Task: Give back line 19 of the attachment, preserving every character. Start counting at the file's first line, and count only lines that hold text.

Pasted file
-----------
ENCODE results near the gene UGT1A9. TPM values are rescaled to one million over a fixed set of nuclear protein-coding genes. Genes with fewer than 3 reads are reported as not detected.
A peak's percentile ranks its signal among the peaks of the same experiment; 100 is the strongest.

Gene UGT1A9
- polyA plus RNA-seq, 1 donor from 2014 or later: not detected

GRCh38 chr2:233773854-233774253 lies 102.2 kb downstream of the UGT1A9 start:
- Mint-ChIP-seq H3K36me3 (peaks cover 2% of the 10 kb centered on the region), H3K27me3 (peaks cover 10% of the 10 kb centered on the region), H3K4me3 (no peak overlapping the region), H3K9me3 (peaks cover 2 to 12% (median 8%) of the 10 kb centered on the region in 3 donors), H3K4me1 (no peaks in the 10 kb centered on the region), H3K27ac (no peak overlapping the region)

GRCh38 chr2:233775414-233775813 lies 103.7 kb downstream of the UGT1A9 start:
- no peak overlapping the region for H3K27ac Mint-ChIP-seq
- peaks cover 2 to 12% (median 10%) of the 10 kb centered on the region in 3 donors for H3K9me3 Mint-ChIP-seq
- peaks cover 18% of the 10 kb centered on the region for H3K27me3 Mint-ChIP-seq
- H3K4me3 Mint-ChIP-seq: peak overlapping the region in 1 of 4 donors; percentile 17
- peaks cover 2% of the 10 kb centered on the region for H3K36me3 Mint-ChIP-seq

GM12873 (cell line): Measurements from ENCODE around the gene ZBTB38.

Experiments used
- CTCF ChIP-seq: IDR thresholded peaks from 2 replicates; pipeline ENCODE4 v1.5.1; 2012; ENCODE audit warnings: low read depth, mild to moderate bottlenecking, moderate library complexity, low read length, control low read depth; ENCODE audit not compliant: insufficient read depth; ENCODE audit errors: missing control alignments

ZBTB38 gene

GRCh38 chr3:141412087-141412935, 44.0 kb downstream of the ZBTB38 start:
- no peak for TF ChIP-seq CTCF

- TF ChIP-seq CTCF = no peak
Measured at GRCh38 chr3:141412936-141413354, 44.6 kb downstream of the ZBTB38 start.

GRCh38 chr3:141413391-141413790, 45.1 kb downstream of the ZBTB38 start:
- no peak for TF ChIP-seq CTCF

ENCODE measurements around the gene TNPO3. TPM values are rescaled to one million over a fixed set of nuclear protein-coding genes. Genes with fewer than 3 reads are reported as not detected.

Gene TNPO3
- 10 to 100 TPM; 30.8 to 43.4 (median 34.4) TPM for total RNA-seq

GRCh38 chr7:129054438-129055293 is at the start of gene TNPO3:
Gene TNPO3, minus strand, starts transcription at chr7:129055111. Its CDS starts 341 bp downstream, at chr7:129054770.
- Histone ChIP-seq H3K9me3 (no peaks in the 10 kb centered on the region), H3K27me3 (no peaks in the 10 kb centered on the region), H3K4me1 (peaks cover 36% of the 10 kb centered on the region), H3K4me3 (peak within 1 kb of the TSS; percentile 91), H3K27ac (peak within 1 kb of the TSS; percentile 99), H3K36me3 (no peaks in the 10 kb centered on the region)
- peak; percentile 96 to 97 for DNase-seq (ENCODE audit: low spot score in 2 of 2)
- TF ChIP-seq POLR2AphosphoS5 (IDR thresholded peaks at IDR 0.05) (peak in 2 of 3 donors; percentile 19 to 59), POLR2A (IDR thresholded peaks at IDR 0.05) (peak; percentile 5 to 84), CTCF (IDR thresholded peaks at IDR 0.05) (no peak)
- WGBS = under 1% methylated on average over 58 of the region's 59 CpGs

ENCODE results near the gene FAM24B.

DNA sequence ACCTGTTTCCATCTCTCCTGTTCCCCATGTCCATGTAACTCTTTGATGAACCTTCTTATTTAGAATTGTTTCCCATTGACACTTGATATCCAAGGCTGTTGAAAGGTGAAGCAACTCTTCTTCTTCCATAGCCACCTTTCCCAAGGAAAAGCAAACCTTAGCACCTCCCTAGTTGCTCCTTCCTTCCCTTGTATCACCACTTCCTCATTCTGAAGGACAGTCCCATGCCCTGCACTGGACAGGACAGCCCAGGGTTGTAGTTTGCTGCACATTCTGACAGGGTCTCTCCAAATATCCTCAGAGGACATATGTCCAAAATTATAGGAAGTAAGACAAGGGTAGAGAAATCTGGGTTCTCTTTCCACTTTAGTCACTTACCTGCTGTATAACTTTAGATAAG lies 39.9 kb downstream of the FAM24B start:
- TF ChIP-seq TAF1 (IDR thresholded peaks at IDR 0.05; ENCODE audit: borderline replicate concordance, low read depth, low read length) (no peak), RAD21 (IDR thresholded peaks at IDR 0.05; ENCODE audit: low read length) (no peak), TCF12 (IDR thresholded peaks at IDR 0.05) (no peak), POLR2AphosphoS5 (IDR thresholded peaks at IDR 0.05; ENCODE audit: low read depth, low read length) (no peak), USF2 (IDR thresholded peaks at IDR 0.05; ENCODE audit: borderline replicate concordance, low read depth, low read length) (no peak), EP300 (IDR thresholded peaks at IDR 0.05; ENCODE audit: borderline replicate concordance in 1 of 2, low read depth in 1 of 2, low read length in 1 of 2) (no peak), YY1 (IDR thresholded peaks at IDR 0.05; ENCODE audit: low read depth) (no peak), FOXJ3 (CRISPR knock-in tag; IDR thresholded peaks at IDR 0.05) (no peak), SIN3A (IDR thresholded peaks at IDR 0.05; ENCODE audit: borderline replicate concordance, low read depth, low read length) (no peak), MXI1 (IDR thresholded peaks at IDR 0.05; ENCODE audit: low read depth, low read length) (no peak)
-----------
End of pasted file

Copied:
- TF ChIP-seq CTCF = no peak